It is important to distinguish between charisms and gifts and natural abilities. All have a source in God. Natural abilities are how we are guided by biology. Hand-eye coordination is an ability which might separate out the better athletes among us. Gifts are what we use for our own lives: an ability to cook, to play games, to be a good listener.
When we speak of charisms, we speak of God-given aspects that are not for our own use, but for the benefit of building up the Body of Christ. Hand-eye coordination, for example, might help us read music and coordinate our hands. A gift for music might mean we learn instruments and repertoire more readily. But music is only a charism when it is employed for spreading and proclaiming the Gospel. There are many fine musicians who lack the charism. There are many lesser musicians who have it. Skill, talent, natural ability is not the decider. As Pope Francis writes here, authentic charisms are integrated into the life of the faith community:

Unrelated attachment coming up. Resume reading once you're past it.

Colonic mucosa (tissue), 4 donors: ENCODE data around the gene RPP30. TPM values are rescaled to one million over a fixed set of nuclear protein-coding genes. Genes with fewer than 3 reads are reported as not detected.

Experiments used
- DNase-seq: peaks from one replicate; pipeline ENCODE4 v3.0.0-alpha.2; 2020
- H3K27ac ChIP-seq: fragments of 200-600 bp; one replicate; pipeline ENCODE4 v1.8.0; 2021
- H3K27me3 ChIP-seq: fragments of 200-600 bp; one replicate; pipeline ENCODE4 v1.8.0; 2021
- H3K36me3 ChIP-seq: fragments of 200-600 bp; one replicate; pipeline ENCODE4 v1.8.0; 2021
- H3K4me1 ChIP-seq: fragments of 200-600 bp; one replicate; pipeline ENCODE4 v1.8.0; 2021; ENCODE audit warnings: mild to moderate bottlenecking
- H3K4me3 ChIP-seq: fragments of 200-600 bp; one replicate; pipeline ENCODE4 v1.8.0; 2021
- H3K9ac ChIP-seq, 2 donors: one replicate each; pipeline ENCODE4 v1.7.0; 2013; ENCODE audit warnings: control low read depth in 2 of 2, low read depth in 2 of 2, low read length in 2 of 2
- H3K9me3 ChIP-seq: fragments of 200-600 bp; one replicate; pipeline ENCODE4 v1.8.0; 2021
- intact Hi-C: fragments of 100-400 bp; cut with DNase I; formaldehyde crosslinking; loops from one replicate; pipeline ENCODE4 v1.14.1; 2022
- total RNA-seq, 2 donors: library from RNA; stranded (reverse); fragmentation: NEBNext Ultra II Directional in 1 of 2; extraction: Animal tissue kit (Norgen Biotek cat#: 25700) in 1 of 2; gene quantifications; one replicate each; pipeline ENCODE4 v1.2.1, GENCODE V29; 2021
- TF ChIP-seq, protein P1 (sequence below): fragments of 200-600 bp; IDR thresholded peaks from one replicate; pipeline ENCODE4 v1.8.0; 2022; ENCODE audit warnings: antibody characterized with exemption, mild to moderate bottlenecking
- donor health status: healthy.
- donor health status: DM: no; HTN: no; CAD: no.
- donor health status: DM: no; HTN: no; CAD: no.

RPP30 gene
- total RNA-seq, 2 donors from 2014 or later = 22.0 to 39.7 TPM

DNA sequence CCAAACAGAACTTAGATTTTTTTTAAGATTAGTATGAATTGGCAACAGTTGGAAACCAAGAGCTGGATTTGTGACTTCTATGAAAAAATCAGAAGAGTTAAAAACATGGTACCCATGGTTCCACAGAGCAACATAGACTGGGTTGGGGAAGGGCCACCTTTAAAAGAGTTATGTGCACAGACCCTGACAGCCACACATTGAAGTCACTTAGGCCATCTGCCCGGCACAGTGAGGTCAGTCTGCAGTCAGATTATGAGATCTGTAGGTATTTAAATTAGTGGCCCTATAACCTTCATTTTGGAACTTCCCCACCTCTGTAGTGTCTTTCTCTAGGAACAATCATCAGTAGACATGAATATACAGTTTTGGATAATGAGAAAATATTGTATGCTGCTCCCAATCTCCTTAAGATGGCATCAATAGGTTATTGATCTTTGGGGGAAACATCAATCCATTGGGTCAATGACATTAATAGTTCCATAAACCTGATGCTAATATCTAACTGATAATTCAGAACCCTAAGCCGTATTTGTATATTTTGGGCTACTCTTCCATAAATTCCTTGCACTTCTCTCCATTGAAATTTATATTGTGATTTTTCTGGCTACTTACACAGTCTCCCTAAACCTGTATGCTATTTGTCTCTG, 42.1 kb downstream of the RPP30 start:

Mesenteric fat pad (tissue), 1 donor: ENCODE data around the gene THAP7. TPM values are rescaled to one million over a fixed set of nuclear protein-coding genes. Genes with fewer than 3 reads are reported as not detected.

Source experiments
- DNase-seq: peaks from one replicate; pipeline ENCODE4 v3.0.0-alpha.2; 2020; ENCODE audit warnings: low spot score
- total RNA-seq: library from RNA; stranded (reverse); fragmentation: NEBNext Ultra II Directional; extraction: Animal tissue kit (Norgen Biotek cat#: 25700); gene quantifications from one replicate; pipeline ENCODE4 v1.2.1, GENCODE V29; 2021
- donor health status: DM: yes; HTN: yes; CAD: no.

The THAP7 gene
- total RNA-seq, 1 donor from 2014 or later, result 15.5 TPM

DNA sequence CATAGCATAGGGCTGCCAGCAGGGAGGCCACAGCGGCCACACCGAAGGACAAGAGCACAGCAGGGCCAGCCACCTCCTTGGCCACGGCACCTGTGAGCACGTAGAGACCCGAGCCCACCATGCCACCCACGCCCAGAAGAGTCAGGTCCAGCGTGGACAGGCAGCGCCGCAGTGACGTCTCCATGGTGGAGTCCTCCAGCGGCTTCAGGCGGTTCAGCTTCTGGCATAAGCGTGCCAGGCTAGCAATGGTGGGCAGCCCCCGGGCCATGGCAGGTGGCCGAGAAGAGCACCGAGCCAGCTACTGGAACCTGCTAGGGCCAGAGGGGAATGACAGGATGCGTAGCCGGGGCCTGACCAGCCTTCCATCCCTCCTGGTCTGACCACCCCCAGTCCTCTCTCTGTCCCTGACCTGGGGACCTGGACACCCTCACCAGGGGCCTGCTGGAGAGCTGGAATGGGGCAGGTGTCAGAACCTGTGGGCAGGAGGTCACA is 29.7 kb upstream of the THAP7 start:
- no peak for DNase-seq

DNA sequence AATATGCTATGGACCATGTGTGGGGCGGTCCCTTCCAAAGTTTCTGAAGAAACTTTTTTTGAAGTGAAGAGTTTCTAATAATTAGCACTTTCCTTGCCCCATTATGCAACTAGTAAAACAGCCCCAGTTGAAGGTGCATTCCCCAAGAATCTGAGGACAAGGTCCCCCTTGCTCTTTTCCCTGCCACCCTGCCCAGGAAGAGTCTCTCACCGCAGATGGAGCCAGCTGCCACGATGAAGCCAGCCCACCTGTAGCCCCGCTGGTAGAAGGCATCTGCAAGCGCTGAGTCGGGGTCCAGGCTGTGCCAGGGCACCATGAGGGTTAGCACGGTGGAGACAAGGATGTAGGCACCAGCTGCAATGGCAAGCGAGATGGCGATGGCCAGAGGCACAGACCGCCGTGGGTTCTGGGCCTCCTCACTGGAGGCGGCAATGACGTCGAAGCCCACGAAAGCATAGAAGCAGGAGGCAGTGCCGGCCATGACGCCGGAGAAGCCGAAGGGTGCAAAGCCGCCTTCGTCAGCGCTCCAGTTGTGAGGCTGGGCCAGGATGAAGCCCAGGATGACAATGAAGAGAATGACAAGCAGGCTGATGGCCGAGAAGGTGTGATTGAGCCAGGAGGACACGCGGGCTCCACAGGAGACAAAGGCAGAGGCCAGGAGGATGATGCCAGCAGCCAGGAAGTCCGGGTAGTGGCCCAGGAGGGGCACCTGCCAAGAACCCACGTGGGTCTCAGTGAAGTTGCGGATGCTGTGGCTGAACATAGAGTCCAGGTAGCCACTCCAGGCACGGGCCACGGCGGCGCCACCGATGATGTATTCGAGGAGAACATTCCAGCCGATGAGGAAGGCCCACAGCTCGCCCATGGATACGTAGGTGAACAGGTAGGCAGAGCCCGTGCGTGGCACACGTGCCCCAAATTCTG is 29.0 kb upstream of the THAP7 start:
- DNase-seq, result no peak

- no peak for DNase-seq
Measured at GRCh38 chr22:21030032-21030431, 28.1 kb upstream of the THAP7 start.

130. The Holy Spirit also enriches the entire evangelizing Church with different charisms. These gifts are meant to renew and build up the Church.[Lumen Gentium 12] They are not an inheritance, safely secured and entrusted to a small group for safekeeping; rather they are gifts of the Spirit integrated into the body of the Church, drawn to the centre which is Christ and then channelled into an evangelizing impulse. A sure sign of the authenticity of a charism is its ecclesial character, its ability to be integrated harmoniously into the life of God’s holy and faithful people for the good of all. Something truly new brought about by the Spirit need not overshadow other gifts and spiritualities in making itself felt. To the extent that a charism is better directed to the heart of the Gospel, its exercise will be more ecclesial. It is in communion, even when this proves painful, that a charism is seen to be authentic and mysteriously fruitful. On the basis of her response to this challenge, the Church can be a model of peace in our world.
Pope Francis’ apostolic exhortation Evangelii Gaudium is online here at the Vatican site.